The four University of Idaho students were remembered as two best friends who grew up together, a triplet who loved sports and a sister who “lifted up a room.”
By Tim Stelloh
MOSCOW, Idaho — The killings of four University of Idaho students Sunday elicited shock and sadness on campus, in the college city of Moscow, Idaho, and beyond.
The victims were Kaylee Goncalves and Madison Mogen, who became fast friends in the 6th grade; Ethan Chapin, a triplet from Washington state known for his love of sports and his sense of humor; and Xana Kernodle, a marketing major whose family recalled her positive and light-hearted personality.
The four were found slain at a home off-campus. A suspect has not been arrested. Moscow police said they don’t believe there is an ongoing threat, and that “evidence indicates that this was a targeted attack.”
Goncalves, Mogen and Kernodle lived together at the home, according to Ellie McKnight, their neighbor and a friend of Chapin’s at the University of Idaho.
Here is what we know about the victims:
Kaylee Goncalves, 21
Kaylee Goncalves, of Rathdrum, a city close to Coeur d’Alene, was “the ultimate go-getter,” her sister, Alivea Goncalves, told NBC’s “TODAY” in an interview.
She was a senior majoring in general studies in the College of Letters, Arts and Social Sciences, and was in the Alpha Phi sorority, the university has said.
Goncalves and Mogen had been friends since middle school, and members of both families treated them as one of their own. The Goncalves’ took Mogen with them on cruises, and vice versa.
“We’re all sisters — and Kaylee and Maddie were, especially,” Alivea Goncalves said.
“They did everything together,” Alivea Goncalves, said. “They fought like sisters, they loved like sisters, they shared clothes and fought over the clothes they shared like sisters.”
Kaylee Goncalves had recently bought a 2016 Range Rover, she planned a trip to Europe for next year, and planned to move, probably to Texas, also next year, her sister said.
“She had everything going for her, absolutely everything,” her sister said. “She had her job lined up. She had worked really hard for it, she just bought a new car, she had trips planned.”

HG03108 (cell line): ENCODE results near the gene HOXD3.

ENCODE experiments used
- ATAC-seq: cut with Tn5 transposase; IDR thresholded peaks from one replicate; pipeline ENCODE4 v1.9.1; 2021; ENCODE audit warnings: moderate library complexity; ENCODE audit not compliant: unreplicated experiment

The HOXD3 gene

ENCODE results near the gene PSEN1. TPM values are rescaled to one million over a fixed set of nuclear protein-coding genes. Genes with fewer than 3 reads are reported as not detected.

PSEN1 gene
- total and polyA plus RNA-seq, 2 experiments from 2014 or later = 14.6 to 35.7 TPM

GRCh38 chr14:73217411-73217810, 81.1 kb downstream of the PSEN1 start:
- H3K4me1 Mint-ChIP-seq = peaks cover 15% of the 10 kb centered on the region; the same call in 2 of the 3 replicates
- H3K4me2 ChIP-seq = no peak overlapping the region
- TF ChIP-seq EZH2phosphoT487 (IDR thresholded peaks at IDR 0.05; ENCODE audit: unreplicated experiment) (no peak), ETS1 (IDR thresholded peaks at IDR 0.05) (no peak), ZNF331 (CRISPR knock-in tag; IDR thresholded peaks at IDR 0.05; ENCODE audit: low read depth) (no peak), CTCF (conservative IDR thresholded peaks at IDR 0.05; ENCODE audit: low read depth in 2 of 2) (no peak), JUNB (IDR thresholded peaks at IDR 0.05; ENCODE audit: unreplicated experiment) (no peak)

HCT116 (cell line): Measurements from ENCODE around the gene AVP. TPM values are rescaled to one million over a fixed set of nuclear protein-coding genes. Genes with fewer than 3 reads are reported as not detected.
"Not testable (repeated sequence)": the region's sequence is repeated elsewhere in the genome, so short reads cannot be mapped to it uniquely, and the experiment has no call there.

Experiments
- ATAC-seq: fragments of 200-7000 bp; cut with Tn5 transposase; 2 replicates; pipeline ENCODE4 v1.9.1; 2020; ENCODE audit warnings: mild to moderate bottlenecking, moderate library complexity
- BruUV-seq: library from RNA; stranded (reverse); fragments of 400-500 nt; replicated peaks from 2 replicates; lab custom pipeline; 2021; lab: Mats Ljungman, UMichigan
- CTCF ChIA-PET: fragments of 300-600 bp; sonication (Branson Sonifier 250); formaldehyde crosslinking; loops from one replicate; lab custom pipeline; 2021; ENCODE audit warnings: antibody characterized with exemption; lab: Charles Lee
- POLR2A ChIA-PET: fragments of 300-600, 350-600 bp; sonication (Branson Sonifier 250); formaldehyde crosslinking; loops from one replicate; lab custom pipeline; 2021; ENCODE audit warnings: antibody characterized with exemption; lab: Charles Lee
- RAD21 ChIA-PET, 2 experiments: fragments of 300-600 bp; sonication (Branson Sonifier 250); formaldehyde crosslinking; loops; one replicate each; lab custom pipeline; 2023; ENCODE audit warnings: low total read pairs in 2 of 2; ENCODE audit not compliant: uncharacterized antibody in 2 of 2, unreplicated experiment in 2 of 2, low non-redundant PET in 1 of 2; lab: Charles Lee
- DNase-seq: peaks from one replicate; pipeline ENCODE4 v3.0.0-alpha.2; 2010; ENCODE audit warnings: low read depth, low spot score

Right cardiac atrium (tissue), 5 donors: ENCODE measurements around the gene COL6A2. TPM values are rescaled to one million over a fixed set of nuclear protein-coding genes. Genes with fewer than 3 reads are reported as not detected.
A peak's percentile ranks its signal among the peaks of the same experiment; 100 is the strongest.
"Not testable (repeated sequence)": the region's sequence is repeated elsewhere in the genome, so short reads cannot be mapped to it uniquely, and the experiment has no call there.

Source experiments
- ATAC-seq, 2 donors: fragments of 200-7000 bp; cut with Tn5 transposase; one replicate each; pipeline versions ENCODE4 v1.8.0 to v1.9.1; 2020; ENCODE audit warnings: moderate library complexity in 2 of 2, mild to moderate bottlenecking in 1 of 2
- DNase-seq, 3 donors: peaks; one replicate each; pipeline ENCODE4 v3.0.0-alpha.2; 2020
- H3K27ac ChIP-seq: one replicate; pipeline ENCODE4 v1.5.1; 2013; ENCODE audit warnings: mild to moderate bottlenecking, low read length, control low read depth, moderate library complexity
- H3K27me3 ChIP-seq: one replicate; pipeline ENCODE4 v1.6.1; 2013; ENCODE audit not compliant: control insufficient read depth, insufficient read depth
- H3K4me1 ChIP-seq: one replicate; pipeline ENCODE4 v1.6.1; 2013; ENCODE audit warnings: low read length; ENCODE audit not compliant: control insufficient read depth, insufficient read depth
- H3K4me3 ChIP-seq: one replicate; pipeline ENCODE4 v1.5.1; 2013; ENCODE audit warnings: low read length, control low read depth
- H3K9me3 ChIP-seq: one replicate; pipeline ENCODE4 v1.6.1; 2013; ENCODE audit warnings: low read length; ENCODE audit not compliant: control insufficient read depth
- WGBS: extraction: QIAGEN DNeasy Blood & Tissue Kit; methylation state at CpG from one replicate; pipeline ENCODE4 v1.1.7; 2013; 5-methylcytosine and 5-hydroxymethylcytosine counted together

Madison Mogen, 21
Mogen, of Coeur d’Alene, was a senior majoring in marketing and was a member of the Pi Beta Phi sorority, the university said.
“I wouldn’t have wanted anyone else to be the main character in all my childhood stories,” Kaylee Goncalves wrote on Instagram in May to wish her Maddie a happy 21st birthday. A slideshow showed them grow up from young girls to the college students they were.
“I love you more than life! My best friend forever and more,” Mogen replied, with a heart emoji.
Mogen planned to move to Boise after graduating this spring, family friend Jessie Frost told the Idaho Statesman newspaper.
Mogen also worked with Kernodle at a restaurant, and Mogen helped run the business’ social media pages, the newspaper reported. The restaurant, the Mad Greek, posted on Facebook that the two women “brought so much joy to our restaurant and all of those they encountered.”
Ethan Chapin, 20
Chapin was a freshman from Mount Vernon, Washington, a city in Skagit County north of Seattle.
He majored in recreation, sport and tourism management, and was a member of Sigma Chi fraternity, according to the University of Idaho.
Chapin had just turned 20, and was a triplet, his parents, Stacy and Jim Chapin, told NBC affiliate KING of Seattle.
“Everything we do, is all of us, together,” Stacy Chapin told the station. “We’re a pretty tight family.”
Chapin and his siblings were athletic, and among the sports he played was club soccer for years, his parents said. He was funny and loved country music, they said. “He literally lit up every room,” his mother told KING.
He also was in a relationship with Kernodle, and the two had been dating since the spring, McKnight said.
In an Oct. 29 Instagram post, Kernodle wished Chapin a happy birthday and said life was “so much better with you in it.”
Xana Kernodle, 20
Kernodle, of Post Falls, Idaho, was a junior majoring in marketing, and she was also in Pi Beta Phi sorority, the university said.
“I am lucky to have had her as a sister,” her sister, Jazzmin Kernodle, said in a statement.
Jazzmin Kernodle recalled her sister as someone who was so positive and light-hearted she “always lifted up a room.” The family is at a loss for words, and are waiting to find out more from the investigation.
“Our hearts go out to Kaylee, Maddie and Ethan and all their families as well. They were all amazing people, and were loved so much,” she said. “My sister was so lucky to have them in her life.”
Tim Stelloh reported from Moscow, and Phil Helsel from Los Angeles.